Hello again! It's been a month. Chances are, nobody ever checks this site anymore, so unless you are one of my FB friends or this is really really good and the webmaster decides to feature this, you'll never see it.
Too bad. However, that's never stopped me before. So let's have at it.
The story of this year's team, of course, is what's going down off the field, rather than on it. Because, out there, on the grass? Ain't nothin. Worst team of my lifetime. If part of the Great Theo Plan was to "Suck For Luck" in 2012 for a top draft choice next year, well, check that one right off the list, along with "Singing a Cuban Refugee To A Nine Year Contract" and "Draft A Kid With His Own Batting Cage At Home".
Speaking of Cubans and self-important Floridians, I know very little about the relative virtues of either Jorge Soler or Albert Almora. Both seem to have impact hitting potential, but neither really hit me as sure things. They may be future stars for us, but there is just as much chance that they won't. Nature of the beast. But I am simply happy that when Theo and His Band of Lesser GMs took control, doing both of these things were stated objectives of their Plan, and they have accomplished what they set out to do. Good. Takes the sting out of having to watch a bunch of over-30 rejects lose two-thirds of their games.
Today's topic concerns another of the Stated Objectives - Trading For Prospects. Over at the Den, they suggest that even our current fan favorites should be considered trade fodder, which is correct. Hopefully I don't have to explain the theory of relative value to you, learned reader. But as in the Land of the Blind, the One-Eyed Man is King, on this version of the Cubs, players that do one thing well (LaHair, Campana) or even nothing well, but several things acceptably (Barney) will stand out against the rest of the diaspora wearing blue pinstripes. I don't begrudge you showing them a little love, but please don't be confused in thinking that these guys are building blocks.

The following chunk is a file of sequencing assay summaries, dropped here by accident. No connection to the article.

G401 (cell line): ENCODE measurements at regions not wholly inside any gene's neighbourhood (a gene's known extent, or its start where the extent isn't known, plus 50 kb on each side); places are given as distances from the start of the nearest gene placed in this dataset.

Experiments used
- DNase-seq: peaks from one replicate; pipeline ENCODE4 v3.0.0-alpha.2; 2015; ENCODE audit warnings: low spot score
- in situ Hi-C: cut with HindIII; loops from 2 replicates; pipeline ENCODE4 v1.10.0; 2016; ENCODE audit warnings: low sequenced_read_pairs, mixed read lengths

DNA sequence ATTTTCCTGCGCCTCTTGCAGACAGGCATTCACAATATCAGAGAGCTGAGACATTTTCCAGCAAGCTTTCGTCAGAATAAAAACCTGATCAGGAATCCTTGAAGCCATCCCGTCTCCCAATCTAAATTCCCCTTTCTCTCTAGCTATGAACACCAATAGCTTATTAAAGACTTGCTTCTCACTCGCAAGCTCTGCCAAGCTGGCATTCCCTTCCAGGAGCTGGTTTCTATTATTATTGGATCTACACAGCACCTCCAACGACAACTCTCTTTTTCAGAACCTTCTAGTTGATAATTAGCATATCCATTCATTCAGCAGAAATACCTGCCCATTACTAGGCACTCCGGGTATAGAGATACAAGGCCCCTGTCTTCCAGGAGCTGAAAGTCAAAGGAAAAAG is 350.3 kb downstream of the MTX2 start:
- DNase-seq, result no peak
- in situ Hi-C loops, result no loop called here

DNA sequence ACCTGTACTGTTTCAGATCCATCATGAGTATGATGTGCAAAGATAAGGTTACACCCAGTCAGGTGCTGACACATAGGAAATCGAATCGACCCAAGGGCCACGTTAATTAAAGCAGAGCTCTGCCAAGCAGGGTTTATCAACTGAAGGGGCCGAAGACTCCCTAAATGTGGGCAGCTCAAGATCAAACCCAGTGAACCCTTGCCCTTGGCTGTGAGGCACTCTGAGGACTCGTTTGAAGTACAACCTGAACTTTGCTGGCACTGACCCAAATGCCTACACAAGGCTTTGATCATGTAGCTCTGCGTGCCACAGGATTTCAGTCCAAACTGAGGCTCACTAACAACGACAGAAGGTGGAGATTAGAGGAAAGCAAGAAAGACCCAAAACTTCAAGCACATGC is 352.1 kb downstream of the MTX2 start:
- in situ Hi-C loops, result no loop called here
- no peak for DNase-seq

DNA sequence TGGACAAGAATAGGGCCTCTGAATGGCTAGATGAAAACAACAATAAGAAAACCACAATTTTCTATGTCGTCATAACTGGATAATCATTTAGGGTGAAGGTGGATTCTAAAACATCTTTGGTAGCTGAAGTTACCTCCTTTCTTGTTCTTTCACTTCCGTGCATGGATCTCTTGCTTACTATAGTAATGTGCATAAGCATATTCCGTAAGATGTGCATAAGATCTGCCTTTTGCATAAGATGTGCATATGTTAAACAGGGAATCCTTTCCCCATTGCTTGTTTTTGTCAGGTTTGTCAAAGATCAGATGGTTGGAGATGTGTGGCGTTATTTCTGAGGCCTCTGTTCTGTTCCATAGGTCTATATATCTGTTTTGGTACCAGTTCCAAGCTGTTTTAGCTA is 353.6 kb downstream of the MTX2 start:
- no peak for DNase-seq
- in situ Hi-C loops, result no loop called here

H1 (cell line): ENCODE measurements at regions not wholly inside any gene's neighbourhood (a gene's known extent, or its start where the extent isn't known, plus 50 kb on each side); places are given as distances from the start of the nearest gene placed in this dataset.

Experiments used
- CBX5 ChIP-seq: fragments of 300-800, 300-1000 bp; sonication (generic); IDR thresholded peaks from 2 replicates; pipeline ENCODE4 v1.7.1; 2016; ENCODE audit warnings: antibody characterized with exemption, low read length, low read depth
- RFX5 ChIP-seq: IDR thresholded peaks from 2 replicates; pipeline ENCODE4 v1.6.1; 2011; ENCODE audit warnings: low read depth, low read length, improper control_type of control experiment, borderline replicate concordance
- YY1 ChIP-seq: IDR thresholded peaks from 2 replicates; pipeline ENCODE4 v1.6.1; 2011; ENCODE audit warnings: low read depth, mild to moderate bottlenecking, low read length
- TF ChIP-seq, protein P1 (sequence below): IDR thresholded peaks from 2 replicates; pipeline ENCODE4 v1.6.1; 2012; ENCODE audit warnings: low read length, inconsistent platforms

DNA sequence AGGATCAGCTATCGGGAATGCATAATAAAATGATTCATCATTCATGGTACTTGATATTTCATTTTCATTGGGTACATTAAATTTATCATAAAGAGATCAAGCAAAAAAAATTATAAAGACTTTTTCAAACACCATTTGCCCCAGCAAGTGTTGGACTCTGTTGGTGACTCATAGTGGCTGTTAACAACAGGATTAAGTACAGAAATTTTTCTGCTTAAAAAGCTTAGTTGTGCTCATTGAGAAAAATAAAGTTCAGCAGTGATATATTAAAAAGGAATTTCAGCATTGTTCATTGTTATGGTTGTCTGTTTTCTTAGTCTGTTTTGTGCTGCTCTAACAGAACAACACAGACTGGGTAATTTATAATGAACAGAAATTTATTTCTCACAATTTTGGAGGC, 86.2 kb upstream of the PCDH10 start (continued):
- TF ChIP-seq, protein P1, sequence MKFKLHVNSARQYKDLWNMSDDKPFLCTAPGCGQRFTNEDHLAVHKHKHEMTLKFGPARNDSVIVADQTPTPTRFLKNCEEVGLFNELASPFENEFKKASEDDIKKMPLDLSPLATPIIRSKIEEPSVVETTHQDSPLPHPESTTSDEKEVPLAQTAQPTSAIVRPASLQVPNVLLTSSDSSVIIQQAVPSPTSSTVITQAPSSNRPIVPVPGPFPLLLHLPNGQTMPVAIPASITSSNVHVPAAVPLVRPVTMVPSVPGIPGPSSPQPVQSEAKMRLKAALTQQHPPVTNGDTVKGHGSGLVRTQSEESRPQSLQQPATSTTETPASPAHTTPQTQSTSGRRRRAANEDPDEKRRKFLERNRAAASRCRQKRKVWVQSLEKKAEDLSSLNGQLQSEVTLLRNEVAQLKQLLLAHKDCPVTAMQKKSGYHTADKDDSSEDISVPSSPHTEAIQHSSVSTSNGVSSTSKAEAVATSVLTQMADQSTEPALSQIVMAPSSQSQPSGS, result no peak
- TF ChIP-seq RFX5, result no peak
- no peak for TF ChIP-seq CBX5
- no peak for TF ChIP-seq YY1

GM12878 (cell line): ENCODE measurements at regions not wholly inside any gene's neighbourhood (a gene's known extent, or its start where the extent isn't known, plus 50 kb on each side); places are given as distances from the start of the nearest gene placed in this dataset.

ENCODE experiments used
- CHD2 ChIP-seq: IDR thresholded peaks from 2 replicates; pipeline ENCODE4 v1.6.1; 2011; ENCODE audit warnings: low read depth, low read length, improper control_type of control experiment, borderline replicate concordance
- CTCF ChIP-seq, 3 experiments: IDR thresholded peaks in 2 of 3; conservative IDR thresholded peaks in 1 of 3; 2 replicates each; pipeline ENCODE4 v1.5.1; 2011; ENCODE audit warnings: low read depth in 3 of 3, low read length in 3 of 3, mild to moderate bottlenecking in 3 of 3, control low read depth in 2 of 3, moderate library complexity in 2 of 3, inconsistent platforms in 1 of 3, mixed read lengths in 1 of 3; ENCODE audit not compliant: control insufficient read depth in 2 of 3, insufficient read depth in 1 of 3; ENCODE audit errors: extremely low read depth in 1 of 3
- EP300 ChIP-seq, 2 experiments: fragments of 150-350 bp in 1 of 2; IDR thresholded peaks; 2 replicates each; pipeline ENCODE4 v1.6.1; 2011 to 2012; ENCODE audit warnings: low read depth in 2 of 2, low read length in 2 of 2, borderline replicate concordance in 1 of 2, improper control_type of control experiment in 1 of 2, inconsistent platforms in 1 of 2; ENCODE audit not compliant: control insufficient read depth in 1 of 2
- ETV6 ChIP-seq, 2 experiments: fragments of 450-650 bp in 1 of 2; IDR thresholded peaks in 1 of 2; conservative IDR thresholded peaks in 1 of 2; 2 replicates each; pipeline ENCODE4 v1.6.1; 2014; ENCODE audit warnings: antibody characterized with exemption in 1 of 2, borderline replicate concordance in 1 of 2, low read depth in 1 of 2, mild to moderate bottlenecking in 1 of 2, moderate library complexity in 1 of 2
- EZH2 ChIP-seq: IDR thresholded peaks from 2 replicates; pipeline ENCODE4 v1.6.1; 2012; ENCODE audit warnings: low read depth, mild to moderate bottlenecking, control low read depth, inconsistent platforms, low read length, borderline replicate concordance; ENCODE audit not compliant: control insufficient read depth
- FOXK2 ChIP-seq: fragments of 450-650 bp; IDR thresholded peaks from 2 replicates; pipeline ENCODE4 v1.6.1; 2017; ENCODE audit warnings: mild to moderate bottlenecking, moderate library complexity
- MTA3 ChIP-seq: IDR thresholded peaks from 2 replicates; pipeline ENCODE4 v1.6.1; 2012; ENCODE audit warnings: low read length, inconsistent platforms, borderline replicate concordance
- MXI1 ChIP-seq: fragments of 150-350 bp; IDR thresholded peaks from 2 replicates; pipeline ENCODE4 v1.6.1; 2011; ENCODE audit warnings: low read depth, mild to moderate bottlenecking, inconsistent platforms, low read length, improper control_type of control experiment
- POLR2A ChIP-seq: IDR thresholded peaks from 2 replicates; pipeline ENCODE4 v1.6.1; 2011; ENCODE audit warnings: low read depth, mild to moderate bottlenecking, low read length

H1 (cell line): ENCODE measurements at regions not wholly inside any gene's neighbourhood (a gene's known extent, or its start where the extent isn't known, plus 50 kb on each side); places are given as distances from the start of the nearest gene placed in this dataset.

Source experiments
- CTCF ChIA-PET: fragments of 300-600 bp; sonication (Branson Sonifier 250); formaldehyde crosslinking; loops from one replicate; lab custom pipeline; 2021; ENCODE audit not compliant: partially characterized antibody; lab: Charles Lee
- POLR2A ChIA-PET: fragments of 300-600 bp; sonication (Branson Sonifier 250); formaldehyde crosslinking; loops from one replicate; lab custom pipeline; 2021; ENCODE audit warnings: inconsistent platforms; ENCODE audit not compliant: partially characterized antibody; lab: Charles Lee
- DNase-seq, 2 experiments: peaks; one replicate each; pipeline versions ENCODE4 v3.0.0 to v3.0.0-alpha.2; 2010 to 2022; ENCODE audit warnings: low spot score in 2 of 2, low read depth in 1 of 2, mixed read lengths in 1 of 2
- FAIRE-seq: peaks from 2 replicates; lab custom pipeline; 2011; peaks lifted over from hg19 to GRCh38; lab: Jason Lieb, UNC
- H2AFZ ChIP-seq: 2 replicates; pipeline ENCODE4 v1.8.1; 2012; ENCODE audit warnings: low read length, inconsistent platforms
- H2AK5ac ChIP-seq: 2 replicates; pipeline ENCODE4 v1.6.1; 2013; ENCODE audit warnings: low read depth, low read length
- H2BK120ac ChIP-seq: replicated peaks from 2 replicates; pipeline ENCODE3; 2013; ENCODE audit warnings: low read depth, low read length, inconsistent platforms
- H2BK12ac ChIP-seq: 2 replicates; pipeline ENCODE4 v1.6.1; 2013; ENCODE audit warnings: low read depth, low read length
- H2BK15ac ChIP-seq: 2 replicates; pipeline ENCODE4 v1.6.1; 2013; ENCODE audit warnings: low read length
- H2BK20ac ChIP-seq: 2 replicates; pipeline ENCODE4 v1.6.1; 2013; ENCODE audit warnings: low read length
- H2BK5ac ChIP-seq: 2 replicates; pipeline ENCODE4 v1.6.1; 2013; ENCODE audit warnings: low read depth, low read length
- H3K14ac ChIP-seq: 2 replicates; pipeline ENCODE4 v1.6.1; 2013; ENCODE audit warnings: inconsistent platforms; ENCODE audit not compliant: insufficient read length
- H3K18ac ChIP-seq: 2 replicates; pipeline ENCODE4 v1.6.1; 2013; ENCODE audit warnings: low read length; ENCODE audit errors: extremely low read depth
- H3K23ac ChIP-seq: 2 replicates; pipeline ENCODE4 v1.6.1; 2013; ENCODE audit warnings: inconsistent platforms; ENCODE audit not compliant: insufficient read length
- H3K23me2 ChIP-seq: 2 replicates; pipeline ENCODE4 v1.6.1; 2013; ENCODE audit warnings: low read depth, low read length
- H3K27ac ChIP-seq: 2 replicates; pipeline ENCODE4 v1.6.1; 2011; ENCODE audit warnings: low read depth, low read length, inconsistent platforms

LaHair took the NL by surprise in April and May, but it got smart in June, and he has yet to re-adjust. Besides, he's gotta hit lefties if he wants to play first every day in the majors. Barney would be a solid utility infielder on a good team. He just isn't quick enough to be a speedster, and not powerful enough to be an everyday guy. Campana? It's frustrating that a guy so fast would be such a bad CF. I am convinced he can get on base often enough to be a leadoff hitter in the league.
Maybe the Cubs should be p0sing Campy as a trade-for-a-DH candidate, instead of Soriano?
So, now that I've drawn mustaches on all the current Cubbie darlings, and called the rest of the team crap, is there ANYONE on this club that could possibly be part of a contending Cubs club of 2014 or 2015?
Once again, perhaps Barney could be a utility guy on the Winning Cubs of the Future, as long as management realizes (and I think they do) that he is no league staring 2B. James Russell has shown himself to be dependable enough as a lefty reliever. I can see him sticking around. Nobody else in the current pen has the combination of relative youth (hi, Shawn Camp) and dependability (oh, what ARE we gonna do with you, Marmol?). Anyway, both Barney and Russell fill minor roles, and don't really matter to anyone other than their moms, wives, and perhaps Dale Sveum.
In terms of major role guys, I only see four members of the roster who even have a slim chance of contributing to the team two-three years down the road. None of them, though, scream "untouchable", to me. However, all foundations have a cornerstone, and although you may (logically) consider Anthony Rizzo or Jorge Soler to be that cornerstone, I think it vital that at least one of these four other guys be in place now. Someone needs to be the elder statesman, the leader of the future team, somebody that can remind everyone else of the humble beginnings of Theo Epstein's regime, way back in 2012, when we really sucked.
Here are the candidates, as I see them, in increasing order of possibility: